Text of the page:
The following is an actual letter that was taken from a landmark case in the Court of Appeals for the Federal Circuit.

February 22, 1982

Mr. W. N. Macartney, President
INDIUM CORPORATION OF AMERICA
Box 269, 1676 Lincoln Avenue
Utica, NY 13503
Dear Mr. Macartney:

Semi-Alloys, Inc. presently has assigned to it the N. Hascoe patents on preassembled lids and solder preforms for the hermetic sealing of semiconductor packages. These are U.S. Patent Numbers 3,823,468; 3,874,549; and 3,946,190.

We wish to let you know that the patents are available for licensing on a non-exclusive basis. If INDIUM does have an interest in obtaining a license, I would be pleased to discuss the matter with you.

Yours very truly,
SEMI-ALLOYS, INC.
[signature]
Samuel W. Levine
Vice President

As you can see, the letter identifies three patent numbers and expressly states that it is an invitation to take a license. There is no mention of litigation or infringement in the letter.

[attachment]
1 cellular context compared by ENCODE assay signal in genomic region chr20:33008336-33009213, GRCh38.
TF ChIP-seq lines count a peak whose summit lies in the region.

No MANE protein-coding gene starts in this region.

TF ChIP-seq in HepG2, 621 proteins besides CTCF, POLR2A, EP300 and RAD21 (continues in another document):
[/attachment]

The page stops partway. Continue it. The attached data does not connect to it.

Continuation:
The letter does not identify a product or service that is offered by the potential licensee. The letter also does not expressly state or necessarily imply that the potential licensee should refrain from activity in the event that it does not decide to enter into a license.

Prior to the Supreme Court decision, MedImmune, Inc. v. Genentech, Inc., 549 U.S. 118 (2007), the law was clear that a patentee who sent a similar letter to this one and took no other action that could be construed as a threat to initiate litigation would not be subject to litigation. However, the law also clearly indicated that a patentee who sent such a letter and followed up the letter with a telephone call threatening to file an infringement lawsuit could be subject to litigation (i.e. a declaratory judgment action).

The MedImmune decision changed the standard for filing a declaratory judgment action so that it is no longer clear that a patentee who sent the above-identified letter could not be subject to a declaratory judgment action. Accordingly, a patentee who would like to send an invitation to license its patent should consult its attorneys before sending such an invitation.